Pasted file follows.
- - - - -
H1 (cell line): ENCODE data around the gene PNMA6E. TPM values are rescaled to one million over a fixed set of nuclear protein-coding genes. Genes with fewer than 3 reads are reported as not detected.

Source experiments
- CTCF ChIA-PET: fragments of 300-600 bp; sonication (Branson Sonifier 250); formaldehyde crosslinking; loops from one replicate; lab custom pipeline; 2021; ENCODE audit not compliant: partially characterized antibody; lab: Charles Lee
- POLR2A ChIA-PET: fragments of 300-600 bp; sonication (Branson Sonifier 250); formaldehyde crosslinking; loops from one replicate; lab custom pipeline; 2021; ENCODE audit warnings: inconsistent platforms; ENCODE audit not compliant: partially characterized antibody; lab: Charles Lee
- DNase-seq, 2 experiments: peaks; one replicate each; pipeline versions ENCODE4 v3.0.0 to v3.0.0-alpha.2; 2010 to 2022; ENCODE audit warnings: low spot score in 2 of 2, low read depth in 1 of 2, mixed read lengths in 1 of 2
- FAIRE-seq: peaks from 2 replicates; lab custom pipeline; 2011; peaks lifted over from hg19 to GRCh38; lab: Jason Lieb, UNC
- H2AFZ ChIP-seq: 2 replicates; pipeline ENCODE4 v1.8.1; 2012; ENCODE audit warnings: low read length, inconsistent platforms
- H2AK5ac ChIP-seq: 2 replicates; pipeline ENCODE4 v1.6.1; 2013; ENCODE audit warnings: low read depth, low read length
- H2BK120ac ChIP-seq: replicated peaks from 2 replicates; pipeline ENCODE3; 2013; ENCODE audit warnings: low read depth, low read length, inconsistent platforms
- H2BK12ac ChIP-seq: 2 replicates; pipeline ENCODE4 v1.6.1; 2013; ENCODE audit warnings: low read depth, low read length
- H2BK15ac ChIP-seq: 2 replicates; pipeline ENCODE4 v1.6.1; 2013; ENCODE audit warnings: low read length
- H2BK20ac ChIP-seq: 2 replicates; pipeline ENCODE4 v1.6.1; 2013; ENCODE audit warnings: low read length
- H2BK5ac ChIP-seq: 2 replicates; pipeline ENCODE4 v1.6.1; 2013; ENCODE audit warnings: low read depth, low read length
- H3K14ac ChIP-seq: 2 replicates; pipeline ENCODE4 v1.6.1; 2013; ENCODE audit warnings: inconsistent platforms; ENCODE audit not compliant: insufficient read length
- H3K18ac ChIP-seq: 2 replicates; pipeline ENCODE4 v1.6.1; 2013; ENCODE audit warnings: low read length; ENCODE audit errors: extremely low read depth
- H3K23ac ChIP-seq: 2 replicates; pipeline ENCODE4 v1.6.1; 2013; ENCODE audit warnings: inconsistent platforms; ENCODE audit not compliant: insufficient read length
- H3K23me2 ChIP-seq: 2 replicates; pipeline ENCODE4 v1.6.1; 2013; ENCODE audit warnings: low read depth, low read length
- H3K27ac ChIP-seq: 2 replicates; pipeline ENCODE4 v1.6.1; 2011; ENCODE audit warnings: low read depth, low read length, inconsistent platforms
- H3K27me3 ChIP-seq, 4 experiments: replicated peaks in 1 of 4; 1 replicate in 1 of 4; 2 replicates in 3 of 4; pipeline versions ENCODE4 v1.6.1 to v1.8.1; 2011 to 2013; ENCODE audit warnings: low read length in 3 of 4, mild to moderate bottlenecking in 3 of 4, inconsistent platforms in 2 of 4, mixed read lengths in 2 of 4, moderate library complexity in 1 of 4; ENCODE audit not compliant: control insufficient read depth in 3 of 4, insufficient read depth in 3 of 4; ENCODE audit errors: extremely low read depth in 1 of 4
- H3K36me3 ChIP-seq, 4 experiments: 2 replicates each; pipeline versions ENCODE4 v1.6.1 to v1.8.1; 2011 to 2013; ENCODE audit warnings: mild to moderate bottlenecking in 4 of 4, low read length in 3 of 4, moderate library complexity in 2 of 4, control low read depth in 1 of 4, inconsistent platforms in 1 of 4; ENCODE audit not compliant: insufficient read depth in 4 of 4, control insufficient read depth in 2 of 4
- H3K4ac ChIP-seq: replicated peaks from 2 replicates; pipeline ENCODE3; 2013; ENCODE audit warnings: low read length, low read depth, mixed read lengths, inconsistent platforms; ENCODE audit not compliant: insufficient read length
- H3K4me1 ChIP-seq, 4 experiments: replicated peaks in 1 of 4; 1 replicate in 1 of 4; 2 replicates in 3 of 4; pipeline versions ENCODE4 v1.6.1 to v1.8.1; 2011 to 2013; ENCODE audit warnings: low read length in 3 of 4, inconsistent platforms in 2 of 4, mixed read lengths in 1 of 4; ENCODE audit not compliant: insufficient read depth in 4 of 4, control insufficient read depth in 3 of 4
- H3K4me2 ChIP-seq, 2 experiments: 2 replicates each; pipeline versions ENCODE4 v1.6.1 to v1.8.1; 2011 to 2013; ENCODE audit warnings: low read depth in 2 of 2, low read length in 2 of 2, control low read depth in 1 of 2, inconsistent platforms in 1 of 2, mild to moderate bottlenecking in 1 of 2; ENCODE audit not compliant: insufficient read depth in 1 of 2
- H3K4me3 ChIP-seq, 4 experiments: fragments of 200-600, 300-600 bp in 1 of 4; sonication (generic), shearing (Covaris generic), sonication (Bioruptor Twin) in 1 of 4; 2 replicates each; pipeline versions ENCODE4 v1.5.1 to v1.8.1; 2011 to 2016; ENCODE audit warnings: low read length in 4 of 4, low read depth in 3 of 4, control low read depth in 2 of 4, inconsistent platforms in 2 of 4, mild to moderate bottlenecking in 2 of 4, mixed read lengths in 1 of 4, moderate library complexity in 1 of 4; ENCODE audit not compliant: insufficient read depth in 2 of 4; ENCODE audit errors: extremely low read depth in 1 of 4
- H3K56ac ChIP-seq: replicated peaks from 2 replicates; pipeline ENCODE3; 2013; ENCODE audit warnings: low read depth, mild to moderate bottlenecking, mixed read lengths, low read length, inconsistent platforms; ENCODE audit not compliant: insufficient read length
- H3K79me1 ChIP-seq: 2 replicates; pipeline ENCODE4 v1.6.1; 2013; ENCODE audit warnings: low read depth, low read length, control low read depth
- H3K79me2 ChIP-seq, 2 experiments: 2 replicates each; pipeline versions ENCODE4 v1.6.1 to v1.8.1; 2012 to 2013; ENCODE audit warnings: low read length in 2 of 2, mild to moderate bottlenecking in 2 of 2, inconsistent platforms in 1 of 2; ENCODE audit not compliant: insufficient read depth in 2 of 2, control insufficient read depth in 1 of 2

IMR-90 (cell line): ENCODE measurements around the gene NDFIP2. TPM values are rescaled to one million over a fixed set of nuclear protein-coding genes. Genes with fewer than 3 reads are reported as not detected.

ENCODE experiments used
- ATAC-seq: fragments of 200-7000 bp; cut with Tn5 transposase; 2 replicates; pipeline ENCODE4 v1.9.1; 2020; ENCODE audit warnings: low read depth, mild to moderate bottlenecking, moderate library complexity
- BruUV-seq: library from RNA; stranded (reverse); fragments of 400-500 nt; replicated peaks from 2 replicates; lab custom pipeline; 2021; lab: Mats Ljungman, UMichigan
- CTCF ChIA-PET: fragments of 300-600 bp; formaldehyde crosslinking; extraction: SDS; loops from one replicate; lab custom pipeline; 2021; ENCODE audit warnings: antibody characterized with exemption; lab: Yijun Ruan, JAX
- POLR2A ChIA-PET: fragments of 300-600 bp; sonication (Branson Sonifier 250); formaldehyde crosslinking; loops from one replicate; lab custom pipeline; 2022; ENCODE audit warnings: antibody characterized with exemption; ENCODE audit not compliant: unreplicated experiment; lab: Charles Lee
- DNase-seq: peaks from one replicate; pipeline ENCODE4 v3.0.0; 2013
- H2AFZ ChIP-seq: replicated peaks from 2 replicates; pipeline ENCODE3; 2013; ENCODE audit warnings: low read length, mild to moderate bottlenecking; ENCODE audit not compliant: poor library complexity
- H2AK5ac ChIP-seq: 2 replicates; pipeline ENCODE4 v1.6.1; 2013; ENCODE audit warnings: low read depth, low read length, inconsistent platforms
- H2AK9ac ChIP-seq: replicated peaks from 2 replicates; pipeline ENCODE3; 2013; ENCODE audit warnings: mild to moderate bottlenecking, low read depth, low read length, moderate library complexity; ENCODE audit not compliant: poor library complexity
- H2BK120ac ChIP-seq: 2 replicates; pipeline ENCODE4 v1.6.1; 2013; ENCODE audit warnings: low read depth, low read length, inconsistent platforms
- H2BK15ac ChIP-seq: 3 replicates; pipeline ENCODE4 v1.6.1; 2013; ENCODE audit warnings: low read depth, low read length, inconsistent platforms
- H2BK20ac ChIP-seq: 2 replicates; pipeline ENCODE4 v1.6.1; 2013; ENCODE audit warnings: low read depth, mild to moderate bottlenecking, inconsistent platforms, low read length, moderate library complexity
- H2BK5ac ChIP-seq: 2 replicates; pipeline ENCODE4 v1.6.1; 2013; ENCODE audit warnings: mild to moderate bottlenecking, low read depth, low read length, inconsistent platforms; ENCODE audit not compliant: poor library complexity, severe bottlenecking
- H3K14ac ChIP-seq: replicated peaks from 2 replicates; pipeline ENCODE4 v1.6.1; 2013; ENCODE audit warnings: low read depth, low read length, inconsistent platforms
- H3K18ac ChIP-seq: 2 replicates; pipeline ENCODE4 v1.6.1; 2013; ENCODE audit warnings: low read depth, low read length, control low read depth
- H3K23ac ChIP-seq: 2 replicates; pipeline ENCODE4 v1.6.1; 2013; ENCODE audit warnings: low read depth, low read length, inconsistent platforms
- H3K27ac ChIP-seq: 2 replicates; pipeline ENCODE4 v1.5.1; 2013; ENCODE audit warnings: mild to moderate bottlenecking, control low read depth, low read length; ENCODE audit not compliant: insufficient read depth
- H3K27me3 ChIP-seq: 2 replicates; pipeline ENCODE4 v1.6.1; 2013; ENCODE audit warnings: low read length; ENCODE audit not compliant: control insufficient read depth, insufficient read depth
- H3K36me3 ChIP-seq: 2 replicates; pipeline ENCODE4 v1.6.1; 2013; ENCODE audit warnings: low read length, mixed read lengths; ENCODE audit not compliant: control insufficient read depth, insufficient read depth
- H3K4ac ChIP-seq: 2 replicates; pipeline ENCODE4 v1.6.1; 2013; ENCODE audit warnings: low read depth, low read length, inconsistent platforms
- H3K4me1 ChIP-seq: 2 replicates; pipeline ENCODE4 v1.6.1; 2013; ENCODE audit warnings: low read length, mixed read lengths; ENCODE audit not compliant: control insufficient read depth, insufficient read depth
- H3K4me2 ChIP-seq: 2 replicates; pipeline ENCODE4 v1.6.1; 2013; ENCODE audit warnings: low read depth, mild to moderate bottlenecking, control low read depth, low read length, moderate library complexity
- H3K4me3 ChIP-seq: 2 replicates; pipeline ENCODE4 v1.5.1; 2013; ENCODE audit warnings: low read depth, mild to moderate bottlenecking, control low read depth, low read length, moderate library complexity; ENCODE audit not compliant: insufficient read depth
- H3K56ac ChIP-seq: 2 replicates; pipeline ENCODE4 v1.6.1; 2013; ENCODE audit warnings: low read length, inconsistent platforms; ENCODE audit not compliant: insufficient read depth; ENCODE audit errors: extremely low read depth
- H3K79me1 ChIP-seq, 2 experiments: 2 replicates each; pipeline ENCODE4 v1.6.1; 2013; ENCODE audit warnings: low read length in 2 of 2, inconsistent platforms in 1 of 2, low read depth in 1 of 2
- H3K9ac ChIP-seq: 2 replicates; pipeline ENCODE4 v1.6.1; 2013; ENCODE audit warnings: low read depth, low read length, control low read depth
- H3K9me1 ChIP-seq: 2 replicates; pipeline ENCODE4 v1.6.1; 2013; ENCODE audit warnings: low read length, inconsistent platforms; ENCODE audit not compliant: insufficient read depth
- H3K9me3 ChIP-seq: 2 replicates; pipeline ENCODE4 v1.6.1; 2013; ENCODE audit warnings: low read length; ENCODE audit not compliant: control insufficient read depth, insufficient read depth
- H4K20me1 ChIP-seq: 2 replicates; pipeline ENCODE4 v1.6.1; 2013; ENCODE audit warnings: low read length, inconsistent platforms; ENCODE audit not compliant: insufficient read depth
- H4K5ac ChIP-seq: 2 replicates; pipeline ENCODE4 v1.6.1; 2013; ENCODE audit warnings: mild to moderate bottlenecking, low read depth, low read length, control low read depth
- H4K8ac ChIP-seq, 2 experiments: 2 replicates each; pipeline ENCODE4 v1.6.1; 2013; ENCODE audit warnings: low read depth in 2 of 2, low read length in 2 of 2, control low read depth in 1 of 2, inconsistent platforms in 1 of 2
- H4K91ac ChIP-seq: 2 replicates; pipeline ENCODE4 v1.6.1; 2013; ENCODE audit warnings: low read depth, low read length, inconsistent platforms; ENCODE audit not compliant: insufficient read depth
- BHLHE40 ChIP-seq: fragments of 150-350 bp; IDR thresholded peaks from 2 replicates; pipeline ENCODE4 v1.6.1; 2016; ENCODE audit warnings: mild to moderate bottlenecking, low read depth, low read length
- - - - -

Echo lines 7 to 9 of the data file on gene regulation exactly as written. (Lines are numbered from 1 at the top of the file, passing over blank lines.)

- H2AFZ ChIP-seq: 2 replicates; pipeline ENCODE4 v1.8.1; 2012; ENCODE audit warnings: low read length, inconsistent platforms
- H2AK5ac ChIP-seq: 2 replicates; pipeline ENCODE4 v1.6.1; 2013; ENCODE audit warnings: low read depth, low read length
- H2BK120ac ChIP-seq: replicated peaks from 2 replicates; pipeline ENCODE3; 2013; ENCODE audit warnings: low read depth, low read length, inconsistent platforms